I originally wrote this article for Xbox One players, but now that Black Desert Online is coming to the PlayStation 4, I wanted to warn players on Sony’s platform.
Black Desert Online is one of the most popular MMORPGs in the world, but PS4 players shouldn’t be excited about it coming to their system. Despite Black Desert Online having incredible visuals and a large player-base, it is one of the most flawed MMORPGs of this generation.
These are the five reasons PS4 players shouldn’t be excited about Black Desert Online.
1. The story is…meh.
Yup. In part, it may be due to the translation removing any sense of urgency or purpose, but there’s no other way to put it than Black Desert Online’s story sucks.
The characters are flat and forgettable in a story so devoid of interesting moments that you’ll quickly start spamming that A button to skip through each cutscene and text-dump.
Not only is it frustrating, but it’s disappointing to have such an impressive playground spoiled by a lacklustre and underwhelming plot.
2. You’ll be spending most (if not all) of your time keeping busy
If Black Desert Online does one thing well, it’s that it gives a blank canvas to create a virtual life. It’s like the Second Life of MMOs. The downside to this is, you’ll waste hours doing busywork in a range of professions just to get a sense of value from your purchase and time investment.
You’ll make potions, or fish, or farm, or almost any number of things, but it is a time sink more than anything. The game imposes this on the player at times, too. To level up your strength, for example, you’ll equip a heavy backpack then set your character to complete an auto-loop while you, well, watch, or go AFK.
That’s right, Black Desert even has an AFK mode, allowing your character to complete actions while you’re playing something more interesting. This is cool, but defeats the point of playing a game in the first place.
Still, at least the time you’ve wasted grinding will give you plenty of cash to buy stuff-there are lots of cool-looking pieces of armour and clothes to buy, right?
3. Armour and clothing looks generic (unless you use real cash)
That’s right, Black Desert Online has the worst visual armour progression in any game I have ever played. Most of the armour you’ll earn in-game is identical, providing no visual progression at all. The armour and gear are generic even at higher levels. The system is designed to force you towards the cash store.
But even so, at least the cash store isn’t extortionate.
4. The cash store is extortionate
Want a costume for your character? The good news is, there’s a fair bit of variety. The bad news is, they are bloody expensive. Paying $30 for each outfit is common, which is more than I’ve spent on entire real-world outfits (which may say more about me than it does BDO).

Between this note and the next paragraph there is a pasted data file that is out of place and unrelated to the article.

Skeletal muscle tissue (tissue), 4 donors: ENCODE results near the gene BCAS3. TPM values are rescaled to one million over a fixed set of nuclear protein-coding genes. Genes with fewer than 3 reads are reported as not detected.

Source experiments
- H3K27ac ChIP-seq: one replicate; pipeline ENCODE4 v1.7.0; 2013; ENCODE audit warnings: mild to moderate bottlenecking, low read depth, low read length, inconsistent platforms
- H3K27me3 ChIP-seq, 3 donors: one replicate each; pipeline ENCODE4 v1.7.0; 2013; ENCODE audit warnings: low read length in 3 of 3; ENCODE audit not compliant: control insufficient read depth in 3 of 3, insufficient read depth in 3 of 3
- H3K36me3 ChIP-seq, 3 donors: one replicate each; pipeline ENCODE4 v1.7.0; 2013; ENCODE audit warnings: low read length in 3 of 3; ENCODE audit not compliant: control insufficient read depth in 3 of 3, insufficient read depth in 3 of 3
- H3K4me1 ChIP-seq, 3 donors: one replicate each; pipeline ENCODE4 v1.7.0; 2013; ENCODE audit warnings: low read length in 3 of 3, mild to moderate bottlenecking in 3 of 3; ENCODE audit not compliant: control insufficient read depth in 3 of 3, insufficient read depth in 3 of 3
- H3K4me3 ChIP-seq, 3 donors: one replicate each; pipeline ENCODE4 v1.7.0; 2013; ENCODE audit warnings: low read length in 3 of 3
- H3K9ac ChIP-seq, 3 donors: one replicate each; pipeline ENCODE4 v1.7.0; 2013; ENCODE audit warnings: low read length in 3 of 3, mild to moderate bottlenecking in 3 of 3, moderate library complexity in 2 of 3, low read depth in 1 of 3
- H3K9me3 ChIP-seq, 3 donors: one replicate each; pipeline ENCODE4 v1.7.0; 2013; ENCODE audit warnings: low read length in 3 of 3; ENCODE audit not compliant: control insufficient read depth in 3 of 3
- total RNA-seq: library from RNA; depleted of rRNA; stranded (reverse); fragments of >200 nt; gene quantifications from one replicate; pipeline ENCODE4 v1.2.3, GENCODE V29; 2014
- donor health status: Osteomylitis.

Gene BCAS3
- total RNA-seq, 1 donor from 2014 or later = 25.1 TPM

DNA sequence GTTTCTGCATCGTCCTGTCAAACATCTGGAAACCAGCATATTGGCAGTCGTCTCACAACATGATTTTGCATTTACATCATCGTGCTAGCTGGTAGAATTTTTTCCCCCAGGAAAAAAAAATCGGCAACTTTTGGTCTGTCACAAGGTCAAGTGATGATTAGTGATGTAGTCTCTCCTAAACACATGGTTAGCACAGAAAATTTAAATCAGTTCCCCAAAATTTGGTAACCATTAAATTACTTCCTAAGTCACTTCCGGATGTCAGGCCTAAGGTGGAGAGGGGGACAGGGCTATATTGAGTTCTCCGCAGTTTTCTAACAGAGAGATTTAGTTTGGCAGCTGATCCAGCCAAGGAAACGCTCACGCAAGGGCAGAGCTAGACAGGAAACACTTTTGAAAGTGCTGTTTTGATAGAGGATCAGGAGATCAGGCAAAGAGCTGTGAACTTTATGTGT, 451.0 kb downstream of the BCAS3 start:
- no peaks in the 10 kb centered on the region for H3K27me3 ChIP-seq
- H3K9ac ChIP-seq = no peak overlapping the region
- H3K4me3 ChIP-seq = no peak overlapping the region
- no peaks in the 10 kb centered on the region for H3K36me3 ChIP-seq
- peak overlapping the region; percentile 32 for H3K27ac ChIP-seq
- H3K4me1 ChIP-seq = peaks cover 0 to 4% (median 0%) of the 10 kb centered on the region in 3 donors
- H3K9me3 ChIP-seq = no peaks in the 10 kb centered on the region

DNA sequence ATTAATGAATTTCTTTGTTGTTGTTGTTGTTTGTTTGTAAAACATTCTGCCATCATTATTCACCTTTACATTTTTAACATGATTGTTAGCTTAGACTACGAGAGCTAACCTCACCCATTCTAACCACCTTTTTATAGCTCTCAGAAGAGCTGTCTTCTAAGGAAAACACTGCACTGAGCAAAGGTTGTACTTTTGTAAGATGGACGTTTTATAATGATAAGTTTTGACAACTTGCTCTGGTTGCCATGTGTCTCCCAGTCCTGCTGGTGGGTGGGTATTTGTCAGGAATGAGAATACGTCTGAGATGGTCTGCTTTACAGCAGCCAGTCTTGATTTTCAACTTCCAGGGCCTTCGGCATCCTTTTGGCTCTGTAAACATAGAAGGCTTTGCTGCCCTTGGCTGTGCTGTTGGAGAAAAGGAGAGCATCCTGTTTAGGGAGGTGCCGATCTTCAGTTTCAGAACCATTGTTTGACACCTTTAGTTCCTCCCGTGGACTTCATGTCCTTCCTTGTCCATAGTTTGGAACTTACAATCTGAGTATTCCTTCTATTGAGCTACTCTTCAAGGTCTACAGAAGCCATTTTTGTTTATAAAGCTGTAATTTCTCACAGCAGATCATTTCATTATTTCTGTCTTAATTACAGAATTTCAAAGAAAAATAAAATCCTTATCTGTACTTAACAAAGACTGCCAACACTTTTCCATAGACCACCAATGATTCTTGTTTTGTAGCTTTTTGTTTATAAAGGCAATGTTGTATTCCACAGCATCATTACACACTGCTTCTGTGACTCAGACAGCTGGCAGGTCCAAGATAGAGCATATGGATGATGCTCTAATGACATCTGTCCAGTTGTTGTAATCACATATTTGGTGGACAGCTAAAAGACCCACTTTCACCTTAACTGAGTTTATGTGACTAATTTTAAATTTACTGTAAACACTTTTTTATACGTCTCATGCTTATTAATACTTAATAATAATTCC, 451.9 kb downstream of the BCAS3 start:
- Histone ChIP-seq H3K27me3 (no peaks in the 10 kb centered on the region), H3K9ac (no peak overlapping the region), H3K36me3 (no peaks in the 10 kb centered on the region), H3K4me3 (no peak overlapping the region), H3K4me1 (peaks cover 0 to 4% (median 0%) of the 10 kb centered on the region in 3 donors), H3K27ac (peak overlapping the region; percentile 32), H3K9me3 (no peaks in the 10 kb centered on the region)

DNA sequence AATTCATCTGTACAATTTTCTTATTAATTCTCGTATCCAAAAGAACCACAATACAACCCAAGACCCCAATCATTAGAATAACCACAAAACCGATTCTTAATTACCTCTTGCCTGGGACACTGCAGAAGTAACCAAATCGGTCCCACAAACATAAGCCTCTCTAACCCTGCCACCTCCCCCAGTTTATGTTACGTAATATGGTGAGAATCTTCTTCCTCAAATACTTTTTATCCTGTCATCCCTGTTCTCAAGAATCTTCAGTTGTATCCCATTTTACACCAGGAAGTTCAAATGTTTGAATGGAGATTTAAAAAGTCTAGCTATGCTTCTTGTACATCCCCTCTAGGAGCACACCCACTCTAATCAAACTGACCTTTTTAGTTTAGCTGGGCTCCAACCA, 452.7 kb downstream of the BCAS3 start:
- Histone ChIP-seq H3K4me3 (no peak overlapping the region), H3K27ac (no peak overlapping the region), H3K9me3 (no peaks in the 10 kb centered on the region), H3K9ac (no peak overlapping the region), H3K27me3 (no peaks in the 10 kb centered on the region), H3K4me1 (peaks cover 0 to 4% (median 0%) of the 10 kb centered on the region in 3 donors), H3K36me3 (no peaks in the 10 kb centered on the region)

To make matters worse, costumes are class-specific. You can’t use the same costume you bought for your Musa on your Warrior. You’ll need to re-buy the same costume for your second character.
The extortion continues when you look at getting a pet – it’s $6 for the lowest level pet and from $160-$216 for a collection of the higher level pets. Ouch.
Oh, and you want to change your appearance? No problem, that will be 8 euros please – or 10 if you’d like to change it unlimited times across all characters for 30 days.
It’s like a free-to-play business model has been put on steroids and then implemented in a buy-to-play game. I paid £30 for Black Desert Online on release, but even the current £6 fee is too much when you factor in that you must spend a significant amount of extra money just to get a normal MMORPG experience.
I could forgive all the above. You can choose not to do the story, choose not to waste hours standing by the ocean fishing in AFK-mode for 12 hours, choose not to look cool, and choose not to part with your money in the cash store. You can at least have a ton of fun with friends and even make new friends with randoms, right? Well…
5. It’s the loneliest MMORPG you’ll ever play
Black Desert Online is a very lonely experience. Most players are AFK, with their characters doing pre-determined actions. Those that are playing rarely want to say hello, let alone build friendships. Don’t get me wrong; those types of players do exist, but they are few and far between, unlike in games like Elder Scrolls Online and Final Fantasy XIV.
Bringing real-world friendships into Black Desert Online feels equally hollow. You can fight mobs of standard enemies and stray from the beaten path, but those hoping for raids will be sorely disappointed.
In truth, unless you’re able to drag some friends along and convince them that they are indeed having fun for long enough to accomplish anything, you’ll find Black Desert Online to be a lonely, lonely place.
It all comes down to this: PS4 players shouldn’t be excited about Black Desert Online. There are many incredible MMORPGs out there, but ultimately, this one is all style and no substance. Sorry.